ATLANTA - An Atlanta Police officer charged in connection to the deadly shooting of Rayshard Brooks will testify against the officer who pulled the trigger, the district attorney said Wednesday. But that officer's attorney said he was shocked to hear that.
Fulton County District Attorney Paul Howard said during a press conference Wednesday that Officer Devin Brosnan is cooperating with his office as a witness. He went on to say that it may be the first time ever an officer with the Atlanta Police Department has testified against a fellow officer in the same department. Howard noted he was "almost shocked" Brosnan agreed to do so.
The attorney for Officer Brosnan spoke FOX 5 Senior I-Team Reporter Dale Russell calling Howard’s actions shameful, unethical and irrational.
Don Samuel said his client never agreed to testify for the state.
"Nobody was more surprised than me when Mr. Howard said that my client was going to be a state's witness. I have no idea where he came up with that. It's not true," said Samuel.
Samuel said Brosnan voluntarily told his story to the DA’s office, and he is planning to plead not guilty.
Brosnan has been charged with a count of aggravated assault and two counts of violating his oath of office in connection to Brooks' death.
Officer Devin Brosnan (Atlanta Police Department)
His partner at the time, now former Officer Garrett Rolfe, faces 11 charges, including felony murder and multiple counts of assault with a deadly weapon.
Brooks, 27, was shot and killed the night of June 12 at a Wendy's restaurant along University Avenue in southeast Atlanta. The officers were called late Friday over complaints of a car blocking the restaurant’s drive-thru lane. Brosnan arrived first and found Brooks alone in the car, apparently asleep. Brooks agreed to move the car, showed his license, and Rolfe arrived minutes later to conduct a sobriety check. The fighting erupted when they tried to handcuff Brooks.
Officer Garrett Rolfe (Atlanta Police Department)
"Mr. Brooks never presented himself as a threat,” Howard said, emphasizing the victim's “jovial” mood and the officers' failure to state he was under arrest for DUI, which goes against department policy, as part of the reasoning for the arrest warrants.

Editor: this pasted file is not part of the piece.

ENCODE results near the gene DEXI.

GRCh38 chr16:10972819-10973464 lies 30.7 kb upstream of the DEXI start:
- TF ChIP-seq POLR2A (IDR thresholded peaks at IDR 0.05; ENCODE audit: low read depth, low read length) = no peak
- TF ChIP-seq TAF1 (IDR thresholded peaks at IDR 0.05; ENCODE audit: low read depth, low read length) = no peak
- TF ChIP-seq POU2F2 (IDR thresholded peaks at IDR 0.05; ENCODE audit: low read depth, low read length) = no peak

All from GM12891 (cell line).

The Fulton County Medical Examiner ruled Brooks' death a homicide. An autopsy revealed he died from two gunshot wounds to his back.
Howard said his office spoke with three witnesses and observed eight video recordings - including body camera footage from the two officers, surveillance footage from the Wendy's, and cell phone video from a witness.
Howard said they noticed that on recorded videos that Rolfe kicked Brooks while he was down "fighting for his life." Brosnan was also seen in video stepping on Brooks' shoulder while he is on the ground. Brosnan has admitted to standing on Brooks' body, Howard said.
"Even in dark times, you got to see the light and the positivity of this situation is the courageousness of Officer Brosnan to step forward and say what happened with [Officer] Rolfe. It is officers like that who change policing,” said L. Chris Stewart, who is representing the family of Rayshard Brooks. “And I know that he'll probably catch all kinds of problems and hate and things like but it is the courageousness of those types of officers we love and support.”
Less than 48 hours after the shooting, Rolfe was terminated from the Atlanta Police Department. Brosnan was placed on administrative duty. Rolfe had worked for the department since October 2013, and Brosnan since September 2018.
Rolfe's attorney told FOX 5 that, while Brooks' death was tragic, the former officer's actions were justified under the rules involving the use of deadly force by officers.
"Mr. Brooks violently attacked two officers and disarmed one of them. When Mr. Brooks turned and pointed an object at Officer Rolfe, any officer would have reasonably believed that he intended to disarm, disable, or seriously injure him," a spokesperson for the LoRusso Law Firm said.
If convicted, Rolfe could be sentenced to either life in prison without parole or the death penalty.
The district attorney said this is the 40th time his office will be prosecuting a police officer for misconduct and the 9th time a police officer has been charged in a homicide.